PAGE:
(Bloomberg) -- As with every commitment to good health made at the start of the year, a Dry January pledge invariably starts strong—and soon hits a road bump.

The first big challenge to my inaugural Dry January came less than two weeks in: a beach vacation. I was staying at the Seven Stars Resort on the Turks & Caicos Islands and was offered a rum-filled coconut cocktail. I turned it down, but not without pausing. My nonalcoholic version made with just the natural insides—fresh coconut water—was hydrating, but it wasn’t relaxing elixir I would have otherwise been eager to try. As a food and beverage journalist and a curious person in general, it was challenging to pass up a drink that might spark inspiration for a story (and a nap).  Later that day, I had to decline an invitation to a cocktail demo. 

I was already aware of how integrated alcohol was in my everyday life in New York. There was no escaping it on a tropical island. Whether at brunch, lunch and dinner, or at the beach and pool, there was an abundance of alcoholic options in sight. Of course, people go on vacation and drink—no judgment here—but reminders to imbibe at every turn were challenging. After a trip to the gym (no cocktails there) and the spa, I felt relieved to have found places and activities that didn’t involve booze. 

You may be eager to participate in the movement; some 35% of Americans took part in Dry January last year. In December, Alcohol Change UK estimated  that 8.8 million adults in the UK planned to participate this year. I do. Still, enthusiasm doesn’t eliminate the difficulties in giving up wine, beer, spirits and cocktails.

Most people who engage in Dry January will soon realize, as I did, how ingrained alcohol is in all parts of your life, from meals and dating to networking and work functions. There are everyday occasions where you’ll feel judged fielding unsolicited feedback from acquaintances, drunk or sober. You may feel left out of activities and tipsy bonding escapades. Now, in my seventh Dry January, I still get some side-eye when ordering a nonalcoholic beverage in a restaurant or bar. And questions—queries ranging from personal health to alcohol addiction—continue to pop up.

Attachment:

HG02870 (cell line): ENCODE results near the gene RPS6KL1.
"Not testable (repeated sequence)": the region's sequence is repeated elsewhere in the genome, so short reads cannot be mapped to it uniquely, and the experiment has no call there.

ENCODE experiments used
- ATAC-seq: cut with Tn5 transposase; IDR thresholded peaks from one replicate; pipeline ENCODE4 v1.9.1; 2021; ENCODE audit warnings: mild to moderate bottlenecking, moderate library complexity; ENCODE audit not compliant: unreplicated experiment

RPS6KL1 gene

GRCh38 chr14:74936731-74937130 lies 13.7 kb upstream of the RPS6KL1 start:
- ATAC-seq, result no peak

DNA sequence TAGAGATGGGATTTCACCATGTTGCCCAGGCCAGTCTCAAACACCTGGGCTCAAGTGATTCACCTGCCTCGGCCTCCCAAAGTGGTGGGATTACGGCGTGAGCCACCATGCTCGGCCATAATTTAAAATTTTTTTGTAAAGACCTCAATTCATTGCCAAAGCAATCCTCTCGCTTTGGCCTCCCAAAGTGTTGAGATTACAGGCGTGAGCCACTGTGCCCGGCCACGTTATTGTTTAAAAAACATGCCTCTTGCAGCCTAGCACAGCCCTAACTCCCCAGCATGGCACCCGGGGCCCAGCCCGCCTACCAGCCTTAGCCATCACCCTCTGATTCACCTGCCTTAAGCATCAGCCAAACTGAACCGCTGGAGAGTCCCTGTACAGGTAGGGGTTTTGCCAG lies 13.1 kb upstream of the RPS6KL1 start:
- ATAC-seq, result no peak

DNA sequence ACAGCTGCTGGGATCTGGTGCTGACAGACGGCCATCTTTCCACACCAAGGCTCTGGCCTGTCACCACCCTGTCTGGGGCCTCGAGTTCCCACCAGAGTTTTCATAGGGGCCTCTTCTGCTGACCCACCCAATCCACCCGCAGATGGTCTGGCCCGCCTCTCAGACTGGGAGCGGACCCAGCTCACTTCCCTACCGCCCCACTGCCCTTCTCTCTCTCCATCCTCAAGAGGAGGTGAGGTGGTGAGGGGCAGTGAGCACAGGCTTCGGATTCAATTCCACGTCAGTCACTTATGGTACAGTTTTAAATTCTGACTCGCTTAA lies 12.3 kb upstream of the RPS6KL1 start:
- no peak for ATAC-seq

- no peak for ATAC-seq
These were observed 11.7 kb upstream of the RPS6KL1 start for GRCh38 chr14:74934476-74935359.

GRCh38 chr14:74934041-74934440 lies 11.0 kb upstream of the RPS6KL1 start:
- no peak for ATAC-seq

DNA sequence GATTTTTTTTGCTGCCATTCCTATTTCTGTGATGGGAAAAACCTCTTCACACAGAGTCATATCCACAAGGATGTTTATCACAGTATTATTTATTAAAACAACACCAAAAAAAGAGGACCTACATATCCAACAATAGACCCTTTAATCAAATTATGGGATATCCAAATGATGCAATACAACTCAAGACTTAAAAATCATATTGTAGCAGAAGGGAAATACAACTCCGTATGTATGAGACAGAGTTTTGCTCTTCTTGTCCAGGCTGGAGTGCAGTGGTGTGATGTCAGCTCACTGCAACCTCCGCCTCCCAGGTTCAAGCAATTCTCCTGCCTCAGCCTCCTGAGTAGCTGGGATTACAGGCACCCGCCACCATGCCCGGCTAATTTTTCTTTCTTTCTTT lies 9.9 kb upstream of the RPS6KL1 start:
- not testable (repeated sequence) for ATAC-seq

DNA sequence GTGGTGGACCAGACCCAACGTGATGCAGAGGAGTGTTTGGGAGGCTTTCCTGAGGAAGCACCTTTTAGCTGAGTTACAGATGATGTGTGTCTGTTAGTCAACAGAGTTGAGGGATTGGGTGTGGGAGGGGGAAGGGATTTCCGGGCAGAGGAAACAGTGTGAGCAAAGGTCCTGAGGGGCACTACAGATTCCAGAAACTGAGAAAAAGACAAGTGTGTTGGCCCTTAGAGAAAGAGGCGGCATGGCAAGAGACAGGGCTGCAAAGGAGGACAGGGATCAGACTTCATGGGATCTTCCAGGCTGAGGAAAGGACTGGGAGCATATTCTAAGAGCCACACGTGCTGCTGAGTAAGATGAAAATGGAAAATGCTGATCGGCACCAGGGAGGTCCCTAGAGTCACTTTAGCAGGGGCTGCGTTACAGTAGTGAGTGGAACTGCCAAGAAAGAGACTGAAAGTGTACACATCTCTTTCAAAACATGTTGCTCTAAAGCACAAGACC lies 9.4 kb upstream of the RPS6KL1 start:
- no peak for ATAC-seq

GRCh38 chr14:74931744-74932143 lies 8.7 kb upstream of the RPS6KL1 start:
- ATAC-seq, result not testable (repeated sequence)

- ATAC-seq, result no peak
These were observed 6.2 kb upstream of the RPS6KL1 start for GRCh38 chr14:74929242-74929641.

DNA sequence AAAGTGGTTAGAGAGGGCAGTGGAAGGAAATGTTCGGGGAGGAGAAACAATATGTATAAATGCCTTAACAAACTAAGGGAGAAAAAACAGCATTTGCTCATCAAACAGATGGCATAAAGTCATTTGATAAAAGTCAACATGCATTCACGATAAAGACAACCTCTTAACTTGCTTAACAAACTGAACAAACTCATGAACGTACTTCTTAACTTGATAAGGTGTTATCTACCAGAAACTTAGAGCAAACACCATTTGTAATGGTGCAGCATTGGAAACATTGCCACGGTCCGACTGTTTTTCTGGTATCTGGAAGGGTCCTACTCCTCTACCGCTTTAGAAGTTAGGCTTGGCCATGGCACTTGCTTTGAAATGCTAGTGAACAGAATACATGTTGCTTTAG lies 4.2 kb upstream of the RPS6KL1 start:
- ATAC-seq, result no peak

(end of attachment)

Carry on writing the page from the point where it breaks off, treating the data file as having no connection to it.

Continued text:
What you need is a strategy. Here are my seven best tips for how even the best-intentioned nondrinkers can keep it going for the month and beyond. 

Put Away Your Booze

If your collection of spirits is visible on a daily basis, remove them from your shelves or bar cart. (Throw a bed sheet over your stash if you don’t have room for storage.) You don’t need a daily reminder of what not to consume, especially when so many people are working from home.

Stock Up on Sweets

Odd as it may sound, I—and many others who do dry months—typically get killer cravings for sugar in the absence of alcohol. (They both have been found to trigger the release of dopamine, the brain’s feel-good chemical.) Don’t deprive yourself of sweets if they help you keep your goal of abstinence. Lollipops or ice cream give me a leg up. 

Chart Your Month

For data-driven minds, 31 days of statistics can keep you invested in your goal and motivated to uncover end-of-month results. You might have signed up for Dry January to save money, lose weight, get better sleep, eliminate hangovers, all of the above—or something else entirely. (The benefits go on and on.) Track your wins to see how you progress.

Keep a Journal of Your Progress

Similarly, documenting your experiences—the good, the tough and the unexpected changes—is an effective way to reflect on the myriad psychological challenges and address them. This includes analyzing what you miss about drinking. The company you keep? The ambiance of a bar? The relaxing ritual of it? Writing helps you pinpoint your feelings and find resolutions; it also offers opportunity to vent. And as with charting your month, chronicle your achievements: What have you gained without alcohol?

Ask for Support

Text, call, video chat, send pesky voice notes (which is what I do) and lean on friends or family members for support. Even if you don’t struggle with alcohol, giving it up for a short period of time can feel isolating. In addition, pinpoint the person who will best support you by cheering you on, holding you accountable with daily or biweekly check-ins, or even participating.

If you have a naysayer in your life (or a few unsupportive people), you can choose to avoid them or change the subject if they give you a hard time about not drinking. Sometimes it might be best altogether to avoid the topic with them. However, if Dry January becomes a topic for debate or discussion, state your position confidently and stay strong.   

Change Things

Do the project you’ve been putting off. A reprieve from drinking frees up nights, weekends and the occasional hungover morning. From hiking to writing to baking, new pastimes can get you excited and give you feelings of accomplishment.

One Drink Is All Right

Damp January, one-drink January and demi-sec (half-dry) Januarys have recently gained popularity. It is completely all right to take a night off (or on). The point of Dry January isn’t to have a perfect score. The point is to give you the opportunity to reevaluate your relationship with alcohol during a discrete time period. If lessening consumption versus total abstinence ends up being your best way forward, that’s fine. You can still observe what role booze plays in your life and what you want it to do as you look forward. And if January isn’t the month for you, just around the corner is Sober February—which has fewer days. Cheers! 

©2023 Bloomberg L.P.